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Missing the bus on coal

Missing the bus on coal



My avant-garde friends tell me that nationalism and patriotism are not only old-fashioned but politically incorrect values in these days of economic globalisation and fusion culture. Apparently, these values distract from real concerns like inequality and protection of human rights and the environment. I disagree wholeheartedly. This column will consistently advocate that a policy regime based on “Putting India First” can serve the national interest and simultaneously achieve other legitimate goals. This requires being rooted in India’s ground realities, a clarity about policy goals, and the courage to think innovatively. It cannot be achieved by using borrowed models or ideology.

The present coal power muddle affords a good example. Coal is and will remain the principal energy source for the foreseeable future. Coal output increased from 352 million tonnes (mt) in 2001 to about 613 mt in 2013. During this period, however, domestic demand increased from 411 mt to 744 mt,  necessitating imports of nearly 100 mt. Coal India Limited (CIL), the public sector monolith,  saw its output stagnate from 431 to 462 mt between 2011 to 2013 while imports were rising.

In comparison, China’s coal output increased from 1,001 mt in 2001 to nearly 4,000 mt in 2013. In keeping with overall economic performance, the gap in Chinese and Indian coal production has significantly widened.

CIL has visibly adopted the easier technological option of opencast mining. Consequently, 90 per cent of its output comes from mines that are an environmental scourge, if not strictly regulated. Such mining disrupts communities and livelihoods of tribal people, predominant in coal-producing regions.

In contrast, China’s coal output, more than six times the Indian production, is made up of 80 per cent coal from underground mines, which result in relatively far lower ecological and demographic impact.

CIL also gave up on advanced technologies like automated long-wall mining; fluidised bed combustion for pithead power generation from high ash content coal; and installation of pithead thermal power plants with merry-go-round transport that would have helped it bypass the railway bottleneck and at the same achieve a far better energy balance.  Consequently, productivity in the Indian coal mining sector remains far below global averages and mining remains a dirty and dangerous vocation.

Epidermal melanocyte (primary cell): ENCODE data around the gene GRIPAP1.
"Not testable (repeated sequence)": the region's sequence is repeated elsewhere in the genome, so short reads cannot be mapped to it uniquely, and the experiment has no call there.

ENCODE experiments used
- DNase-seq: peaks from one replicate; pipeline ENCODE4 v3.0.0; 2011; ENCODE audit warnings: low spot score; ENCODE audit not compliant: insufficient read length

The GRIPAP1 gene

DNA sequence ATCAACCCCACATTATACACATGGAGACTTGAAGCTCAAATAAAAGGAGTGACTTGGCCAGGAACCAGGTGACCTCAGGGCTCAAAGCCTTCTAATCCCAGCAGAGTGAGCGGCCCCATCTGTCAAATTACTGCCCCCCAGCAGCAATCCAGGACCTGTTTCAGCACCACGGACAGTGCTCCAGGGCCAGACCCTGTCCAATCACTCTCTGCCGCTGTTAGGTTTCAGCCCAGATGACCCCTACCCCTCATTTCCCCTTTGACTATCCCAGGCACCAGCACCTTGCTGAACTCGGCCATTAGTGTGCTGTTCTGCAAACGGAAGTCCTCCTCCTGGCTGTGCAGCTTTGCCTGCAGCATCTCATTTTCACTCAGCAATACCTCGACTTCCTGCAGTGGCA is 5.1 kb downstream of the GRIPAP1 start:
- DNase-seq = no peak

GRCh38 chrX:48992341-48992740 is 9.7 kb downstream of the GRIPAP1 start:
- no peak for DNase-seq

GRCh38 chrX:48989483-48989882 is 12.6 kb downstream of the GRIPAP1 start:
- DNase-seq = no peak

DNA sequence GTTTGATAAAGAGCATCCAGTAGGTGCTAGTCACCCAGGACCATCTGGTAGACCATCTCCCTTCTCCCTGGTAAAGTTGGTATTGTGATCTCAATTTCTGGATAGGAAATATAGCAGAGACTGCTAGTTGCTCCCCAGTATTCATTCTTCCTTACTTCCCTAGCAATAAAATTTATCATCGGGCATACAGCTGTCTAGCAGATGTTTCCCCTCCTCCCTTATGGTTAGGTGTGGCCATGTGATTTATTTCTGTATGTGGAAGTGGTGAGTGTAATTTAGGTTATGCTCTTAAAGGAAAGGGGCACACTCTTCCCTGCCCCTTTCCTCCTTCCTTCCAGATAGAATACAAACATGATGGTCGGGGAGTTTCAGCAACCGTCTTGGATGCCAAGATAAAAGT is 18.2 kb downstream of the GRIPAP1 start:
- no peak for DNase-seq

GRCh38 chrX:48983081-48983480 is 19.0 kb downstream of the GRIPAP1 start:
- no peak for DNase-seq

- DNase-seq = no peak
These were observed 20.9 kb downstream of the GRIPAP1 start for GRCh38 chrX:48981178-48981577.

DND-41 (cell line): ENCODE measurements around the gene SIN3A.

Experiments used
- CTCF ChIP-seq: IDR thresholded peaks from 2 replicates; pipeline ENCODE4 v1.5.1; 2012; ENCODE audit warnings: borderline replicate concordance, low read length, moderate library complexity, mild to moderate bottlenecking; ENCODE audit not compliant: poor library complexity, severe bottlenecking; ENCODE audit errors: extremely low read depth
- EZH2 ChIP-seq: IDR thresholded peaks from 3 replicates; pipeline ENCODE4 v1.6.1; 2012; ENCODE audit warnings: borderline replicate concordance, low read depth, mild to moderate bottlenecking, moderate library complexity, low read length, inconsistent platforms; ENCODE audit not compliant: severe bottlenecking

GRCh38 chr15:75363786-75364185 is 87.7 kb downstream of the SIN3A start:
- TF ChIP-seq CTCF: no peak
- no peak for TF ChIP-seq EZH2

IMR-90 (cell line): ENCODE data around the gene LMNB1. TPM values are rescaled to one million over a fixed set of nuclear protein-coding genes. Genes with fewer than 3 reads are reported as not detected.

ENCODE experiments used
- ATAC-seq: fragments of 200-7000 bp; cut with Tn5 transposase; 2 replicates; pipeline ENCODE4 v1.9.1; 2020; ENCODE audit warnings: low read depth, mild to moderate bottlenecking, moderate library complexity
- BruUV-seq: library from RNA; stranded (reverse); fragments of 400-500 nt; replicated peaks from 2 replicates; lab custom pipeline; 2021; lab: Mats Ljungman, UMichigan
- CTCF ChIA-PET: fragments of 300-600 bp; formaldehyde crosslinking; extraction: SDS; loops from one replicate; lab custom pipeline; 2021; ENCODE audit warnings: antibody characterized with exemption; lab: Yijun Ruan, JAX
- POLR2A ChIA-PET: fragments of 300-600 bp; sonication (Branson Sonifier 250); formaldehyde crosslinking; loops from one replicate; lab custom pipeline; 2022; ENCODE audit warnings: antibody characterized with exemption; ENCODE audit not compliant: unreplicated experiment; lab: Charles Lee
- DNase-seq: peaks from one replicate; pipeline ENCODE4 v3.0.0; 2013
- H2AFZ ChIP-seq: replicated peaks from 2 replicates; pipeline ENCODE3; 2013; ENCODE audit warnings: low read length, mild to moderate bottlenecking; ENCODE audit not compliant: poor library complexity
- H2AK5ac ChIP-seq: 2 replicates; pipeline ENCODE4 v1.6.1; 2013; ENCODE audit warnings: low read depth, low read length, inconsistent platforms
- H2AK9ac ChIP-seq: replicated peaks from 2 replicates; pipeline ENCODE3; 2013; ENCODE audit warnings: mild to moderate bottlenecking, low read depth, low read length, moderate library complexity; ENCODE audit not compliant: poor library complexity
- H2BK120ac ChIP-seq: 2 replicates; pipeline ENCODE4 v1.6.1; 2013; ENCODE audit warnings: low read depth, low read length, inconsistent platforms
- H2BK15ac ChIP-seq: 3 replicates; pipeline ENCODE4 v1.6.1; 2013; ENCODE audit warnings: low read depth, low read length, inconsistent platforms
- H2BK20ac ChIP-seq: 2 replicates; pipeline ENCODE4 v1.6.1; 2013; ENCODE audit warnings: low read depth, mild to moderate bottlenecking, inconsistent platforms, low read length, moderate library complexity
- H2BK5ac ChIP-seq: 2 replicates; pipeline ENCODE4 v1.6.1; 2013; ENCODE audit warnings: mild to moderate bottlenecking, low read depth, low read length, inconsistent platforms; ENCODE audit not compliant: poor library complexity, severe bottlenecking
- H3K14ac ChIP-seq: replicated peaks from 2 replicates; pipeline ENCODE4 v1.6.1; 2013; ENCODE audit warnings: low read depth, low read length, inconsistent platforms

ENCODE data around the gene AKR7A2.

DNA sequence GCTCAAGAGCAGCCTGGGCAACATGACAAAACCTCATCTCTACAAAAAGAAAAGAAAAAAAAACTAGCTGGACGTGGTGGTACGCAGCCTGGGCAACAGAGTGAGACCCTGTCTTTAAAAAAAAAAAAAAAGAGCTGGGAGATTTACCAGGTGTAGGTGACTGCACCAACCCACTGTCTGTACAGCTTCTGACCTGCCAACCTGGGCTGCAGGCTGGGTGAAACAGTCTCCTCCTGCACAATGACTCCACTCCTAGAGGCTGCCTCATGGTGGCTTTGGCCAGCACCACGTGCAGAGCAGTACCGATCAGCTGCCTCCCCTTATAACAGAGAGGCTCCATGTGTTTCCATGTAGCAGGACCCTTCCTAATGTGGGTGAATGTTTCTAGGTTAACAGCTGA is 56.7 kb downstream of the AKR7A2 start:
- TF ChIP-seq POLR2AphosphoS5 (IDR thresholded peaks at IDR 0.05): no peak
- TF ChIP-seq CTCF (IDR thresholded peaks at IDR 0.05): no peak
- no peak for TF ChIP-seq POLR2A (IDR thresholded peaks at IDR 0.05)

Coal shortages are painfully reflected in more than 20,000 MW of electricity generation capacity remaining unutilised. It is expected that India will import almost 200 mt annually of non-coking coal in the next 10 years. This will be supremely ironical because, despite the woefully underexplored geology, the country possesses proven coal reserves of more than 100 billion tonnes.

Moreover, our coal reserves may remain unutilised because of the ever tightening globally imposed carbon constraint and the exponentially rising civil society pressure against negative impacts on the environment and population. Coal reserves are in effect a wasting resource. Ground realities require us to jettison the present policy regime and replace it with a wholly new paradigm. Incrementalism and tinkering at the margins or reacting to court decisions will not serve our national interest.

In the light of these ground realities, clearly enunciated policy goals for the coal sector would be: (i) maximising non-coking coal output in the shortest time and eliminating shortages and imports; (ii) adopting latest mining technologies to minimise environmental degradation and population displacement; (iii) introducing latest coal combustion and carbon sequestration technologies to maximise pithead power generation. This avoids transporting poor quality coal over long distances and bypassing railway connectivity problems; (iv) raising  productivity to make coal mining globally competitive; and (v) attracting investment for geological exploration as India remains a woefully underexplored region with reserves having been identified only for an average depth of 30 metres below the surface.